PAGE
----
​The IBU and Perceived Bitterness: How half a century ofevolution in the brewing industry has affected the relevance of the IBU​​

Broadcast Date: Wednesday, February 22, 2017 | 11:00 a.m. - 12:00 p.m. Central

View the​ Web​inar

Webinar Summary

The protocol for the IBU was agreed to in 1967. In that era, almost all beers were lager- or pilsner-style, pellets and extracts were rarely used and the baled hops used were stored with little temperature control for 6-18 months before use and were excessively oxidized by today’s standards. The IBU also assumes the pH of beer is close to 4.3 and that it was not dry-hopped. Beers of the day also seldom exceeded 6.0% ABV or 50 IBUs.

The world of brewing has changed drastically in the last half-century, with beers pushing close to the solubility limit for hop resins, dry-hopping that not only adds high amounts of hop compounds normally not found in beer, but increases the pH, which is known to increase perceived bitterness in beer. Un-isomerized alpha-acids and hop polyphenols solubilized in dry-hopped beers also likely alter perceived bitterness. Sour beers may have a pH as low as 3.5. This was unheard of 50 years ago and influences perceived bitterness.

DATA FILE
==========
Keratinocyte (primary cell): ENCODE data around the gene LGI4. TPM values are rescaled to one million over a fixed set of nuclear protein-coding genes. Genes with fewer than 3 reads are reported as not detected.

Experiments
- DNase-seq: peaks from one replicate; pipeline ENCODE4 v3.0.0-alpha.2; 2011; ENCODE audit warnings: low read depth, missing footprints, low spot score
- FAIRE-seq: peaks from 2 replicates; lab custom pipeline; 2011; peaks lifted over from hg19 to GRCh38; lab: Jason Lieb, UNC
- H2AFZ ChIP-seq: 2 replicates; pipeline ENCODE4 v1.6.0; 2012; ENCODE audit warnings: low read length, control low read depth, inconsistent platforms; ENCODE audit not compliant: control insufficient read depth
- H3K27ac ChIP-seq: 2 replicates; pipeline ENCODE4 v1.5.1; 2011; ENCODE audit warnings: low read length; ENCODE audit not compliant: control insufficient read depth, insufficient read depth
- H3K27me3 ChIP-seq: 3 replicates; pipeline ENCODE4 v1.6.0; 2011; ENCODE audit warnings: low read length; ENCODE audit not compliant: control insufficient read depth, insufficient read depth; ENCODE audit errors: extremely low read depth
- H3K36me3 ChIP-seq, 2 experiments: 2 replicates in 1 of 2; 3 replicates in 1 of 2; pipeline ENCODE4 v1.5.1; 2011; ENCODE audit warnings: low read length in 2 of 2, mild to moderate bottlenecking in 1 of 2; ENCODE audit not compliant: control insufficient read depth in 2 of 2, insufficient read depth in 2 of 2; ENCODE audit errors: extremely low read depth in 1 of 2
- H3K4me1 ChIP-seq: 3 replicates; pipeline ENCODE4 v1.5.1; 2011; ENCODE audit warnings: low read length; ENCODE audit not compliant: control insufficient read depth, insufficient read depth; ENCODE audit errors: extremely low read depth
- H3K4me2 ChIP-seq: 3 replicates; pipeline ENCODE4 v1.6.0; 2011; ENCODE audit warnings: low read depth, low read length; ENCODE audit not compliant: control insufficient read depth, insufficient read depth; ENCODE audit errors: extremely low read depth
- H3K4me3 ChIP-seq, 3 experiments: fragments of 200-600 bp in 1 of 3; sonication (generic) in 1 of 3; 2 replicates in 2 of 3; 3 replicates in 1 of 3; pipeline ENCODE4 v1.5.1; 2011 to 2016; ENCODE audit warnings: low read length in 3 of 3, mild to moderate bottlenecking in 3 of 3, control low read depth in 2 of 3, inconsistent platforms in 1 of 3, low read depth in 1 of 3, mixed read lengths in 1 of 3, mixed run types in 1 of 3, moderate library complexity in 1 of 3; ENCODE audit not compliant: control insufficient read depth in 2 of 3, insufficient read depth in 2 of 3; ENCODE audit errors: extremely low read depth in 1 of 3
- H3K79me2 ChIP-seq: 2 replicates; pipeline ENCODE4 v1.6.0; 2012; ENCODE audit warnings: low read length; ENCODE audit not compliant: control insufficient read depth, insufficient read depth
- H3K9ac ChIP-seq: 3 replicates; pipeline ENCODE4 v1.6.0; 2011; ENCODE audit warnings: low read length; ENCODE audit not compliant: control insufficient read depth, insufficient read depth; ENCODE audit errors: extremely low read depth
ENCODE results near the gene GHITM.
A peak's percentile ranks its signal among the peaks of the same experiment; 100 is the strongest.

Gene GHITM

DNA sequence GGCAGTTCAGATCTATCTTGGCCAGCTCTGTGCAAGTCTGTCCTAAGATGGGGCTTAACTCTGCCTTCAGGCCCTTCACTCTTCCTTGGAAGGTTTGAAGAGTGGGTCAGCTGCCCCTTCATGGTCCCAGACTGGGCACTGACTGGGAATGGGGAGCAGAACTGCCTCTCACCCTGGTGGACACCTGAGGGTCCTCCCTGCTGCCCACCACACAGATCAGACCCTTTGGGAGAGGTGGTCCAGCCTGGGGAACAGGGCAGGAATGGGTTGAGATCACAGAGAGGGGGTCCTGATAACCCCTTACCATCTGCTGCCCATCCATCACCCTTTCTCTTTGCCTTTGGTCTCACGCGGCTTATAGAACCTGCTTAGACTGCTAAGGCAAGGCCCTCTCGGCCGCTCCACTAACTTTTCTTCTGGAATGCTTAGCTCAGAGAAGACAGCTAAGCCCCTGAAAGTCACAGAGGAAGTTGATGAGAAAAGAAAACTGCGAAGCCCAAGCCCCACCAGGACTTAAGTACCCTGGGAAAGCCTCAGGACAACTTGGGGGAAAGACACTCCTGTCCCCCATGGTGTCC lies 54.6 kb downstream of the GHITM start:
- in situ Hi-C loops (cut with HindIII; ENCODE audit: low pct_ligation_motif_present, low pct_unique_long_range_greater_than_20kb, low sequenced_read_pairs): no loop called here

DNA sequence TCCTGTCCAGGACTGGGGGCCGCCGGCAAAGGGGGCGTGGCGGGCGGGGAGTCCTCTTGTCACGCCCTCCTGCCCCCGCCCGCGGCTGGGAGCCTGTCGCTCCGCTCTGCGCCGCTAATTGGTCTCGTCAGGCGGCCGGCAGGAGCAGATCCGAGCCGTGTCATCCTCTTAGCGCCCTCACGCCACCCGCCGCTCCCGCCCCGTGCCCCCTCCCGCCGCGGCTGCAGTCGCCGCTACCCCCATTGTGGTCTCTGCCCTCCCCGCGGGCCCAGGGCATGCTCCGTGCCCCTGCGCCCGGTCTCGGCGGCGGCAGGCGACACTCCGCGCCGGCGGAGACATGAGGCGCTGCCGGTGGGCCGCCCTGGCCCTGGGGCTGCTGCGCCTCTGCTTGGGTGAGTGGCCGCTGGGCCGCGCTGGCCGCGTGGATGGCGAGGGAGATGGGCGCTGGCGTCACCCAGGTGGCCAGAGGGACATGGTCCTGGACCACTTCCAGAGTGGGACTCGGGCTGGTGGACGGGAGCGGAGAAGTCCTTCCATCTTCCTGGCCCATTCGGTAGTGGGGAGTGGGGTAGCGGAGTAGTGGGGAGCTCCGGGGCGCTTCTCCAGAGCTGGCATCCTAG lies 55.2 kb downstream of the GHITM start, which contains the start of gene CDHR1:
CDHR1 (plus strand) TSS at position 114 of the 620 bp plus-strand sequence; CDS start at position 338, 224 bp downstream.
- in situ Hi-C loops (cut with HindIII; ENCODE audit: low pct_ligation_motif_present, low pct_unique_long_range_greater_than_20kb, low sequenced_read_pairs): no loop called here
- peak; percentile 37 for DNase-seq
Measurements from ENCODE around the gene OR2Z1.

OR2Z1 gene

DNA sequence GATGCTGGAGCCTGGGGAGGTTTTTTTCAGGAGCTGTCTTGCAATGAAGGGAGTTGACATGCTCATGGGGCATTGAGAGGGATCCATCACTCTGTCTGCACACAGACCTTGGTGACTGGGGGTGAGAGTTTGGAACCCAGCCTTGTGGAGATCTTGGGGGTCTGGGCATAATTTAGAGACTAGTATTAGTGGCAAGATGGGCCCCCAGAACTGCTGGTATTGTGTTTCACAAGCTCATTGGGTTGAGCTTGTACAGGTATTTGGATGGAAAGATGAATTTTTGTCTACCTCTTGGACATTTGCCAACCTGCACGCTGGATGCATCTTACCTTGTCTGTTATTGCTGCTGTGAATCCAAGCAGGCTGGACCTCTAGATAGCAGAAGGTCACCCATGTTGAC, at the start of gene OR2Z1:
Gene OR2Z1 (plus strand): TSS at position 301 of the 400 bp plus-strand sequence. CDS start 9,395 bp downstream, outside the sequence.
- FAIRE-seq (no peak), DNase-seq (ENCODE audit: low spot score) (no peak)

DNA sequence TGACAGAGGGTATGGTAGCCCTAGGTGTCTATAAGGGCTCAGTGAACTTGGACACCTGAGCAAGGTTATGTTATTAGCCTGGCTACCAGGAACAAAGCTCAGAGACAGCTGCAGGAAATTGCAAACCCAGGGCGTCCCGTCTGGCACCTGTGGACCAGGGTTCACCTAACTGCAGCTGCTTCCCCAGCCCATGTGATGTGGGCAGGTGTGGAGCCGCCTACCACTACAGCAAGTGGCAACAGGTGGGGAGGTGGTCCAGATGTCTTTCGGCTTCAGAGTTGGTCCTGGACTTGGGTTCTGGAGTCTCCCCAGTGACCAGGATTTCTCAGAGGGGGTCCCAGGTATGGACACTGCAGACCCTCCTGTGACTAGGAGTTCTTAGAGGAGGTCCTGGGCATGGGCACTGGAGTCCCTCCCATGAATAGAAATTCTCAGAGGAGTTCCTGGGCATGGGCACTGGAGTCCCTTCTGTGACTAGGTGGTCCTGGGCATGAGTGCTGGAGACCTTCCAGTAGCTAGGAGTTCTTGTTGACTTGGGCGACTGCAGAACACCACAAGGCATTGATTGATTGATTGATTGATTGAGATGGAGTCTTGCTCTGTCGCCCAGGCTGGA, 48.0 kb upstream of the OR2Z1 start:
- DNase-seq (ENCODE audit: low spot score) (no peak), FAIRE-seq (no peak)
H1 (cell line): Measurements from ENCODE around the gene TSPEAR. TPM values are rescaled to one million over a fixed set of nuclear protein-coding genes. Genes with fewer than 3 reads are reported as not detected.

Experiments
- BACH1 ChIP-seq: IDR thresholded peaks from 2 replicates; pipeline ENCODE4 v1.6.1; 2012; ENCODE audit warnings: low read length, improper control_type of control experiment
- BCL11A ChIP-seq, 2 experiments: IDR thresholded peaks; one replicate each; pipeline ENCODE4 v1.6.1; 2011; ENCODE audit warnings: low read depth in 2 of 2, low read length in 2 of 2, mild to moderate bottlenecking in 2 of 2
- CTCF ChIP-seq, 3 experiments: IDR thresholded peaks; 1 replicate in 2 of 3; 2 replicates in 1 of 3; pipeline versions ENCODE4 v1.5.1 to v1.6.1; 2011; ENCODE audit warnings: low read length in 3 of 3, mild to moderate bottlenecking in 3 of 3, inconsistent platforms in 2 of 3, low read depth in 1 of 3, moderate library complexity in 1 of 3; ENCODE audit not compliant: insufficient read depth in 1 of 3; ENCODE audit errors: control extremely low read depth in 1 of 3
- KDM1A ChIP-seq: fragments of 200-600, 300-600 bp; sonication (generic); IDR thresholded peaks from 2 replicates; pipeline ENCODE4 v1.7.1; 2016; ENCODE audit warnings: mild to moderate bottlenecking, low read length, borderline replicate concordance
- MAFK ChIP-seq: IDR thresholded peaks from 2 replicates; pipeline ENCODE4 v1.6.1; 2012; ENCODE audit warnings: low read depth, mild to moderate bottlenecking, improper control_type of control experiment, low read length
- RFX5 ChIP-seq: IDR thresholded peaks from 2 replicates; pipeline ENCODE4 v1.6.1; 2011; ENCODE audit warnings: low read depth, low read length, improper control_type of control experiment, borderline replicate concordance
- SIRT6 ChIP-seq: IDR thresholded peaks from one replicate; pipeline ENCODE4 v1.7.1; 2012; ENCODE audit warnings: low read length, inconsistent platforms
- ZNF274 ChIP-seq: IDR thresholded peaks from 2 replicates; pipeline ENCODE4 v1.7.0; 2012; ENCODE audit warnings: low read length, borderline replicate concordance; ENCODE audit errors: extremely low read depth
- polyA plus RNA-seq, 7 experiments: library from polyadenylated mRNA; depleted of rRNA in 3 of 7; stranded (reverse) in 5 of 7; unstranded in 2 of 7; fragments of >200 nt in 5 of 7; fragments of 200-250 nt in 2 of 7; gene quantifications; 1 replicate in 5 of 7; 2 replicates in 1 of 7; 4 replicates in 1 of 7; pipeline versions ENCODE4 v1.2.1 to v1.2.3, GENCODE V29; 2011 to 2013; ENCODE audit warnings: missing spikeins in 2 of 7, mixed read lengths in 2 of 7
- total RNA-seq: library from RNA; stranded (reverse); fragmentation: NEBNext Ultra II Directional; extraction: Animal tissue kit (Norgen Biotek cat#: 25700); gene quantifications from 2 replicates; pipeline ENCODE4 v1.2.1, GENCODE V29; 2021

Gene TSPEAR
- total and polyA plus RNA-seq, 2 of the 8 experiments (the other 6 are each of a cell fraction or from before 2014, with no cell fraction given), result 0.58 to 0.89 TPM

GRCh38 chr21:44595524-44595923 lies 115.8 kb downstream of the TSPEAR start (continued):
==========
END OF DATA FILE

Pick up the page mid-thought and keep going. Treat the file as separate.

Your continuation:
These factors are explored by a trained taste panel and their influence on perceived bitterness are modeled to help brewers better understand the IBU and its relevance to their products.

Anyone interested in QA/QC testing, brewing, and/or sensory would benefit from this webinar!

Webinar Agenda:

  • Introduction and History of the IBU
  • Calibration of the Taste Panel
  • Data and Results
  • Conclusions and Future Work
  • Q&A Session

What Attendees Will Take Away:

  • The need for more reliable, empirical data on perceived bitterness (and dry-hopping
  • The need for additional tools and tests for brewers to make use of that data. We can get there through collaboration

About the Presenter​

Kurt Driesner

Kurt Driesner
Urban Chestnut Brewing Company

Kurt Driesner's master’s work was in environmental toxicology at Southern Illinois University in Edwardsville, IL. His previous education and experience focused on neuroscience, pharmacology, psychopharmacology, and psychology at the University of Illinois at Urbana-Champaign. He has been working at Urban Chestnut Brewing Company since 2012, where he functions as the quality assurance manager.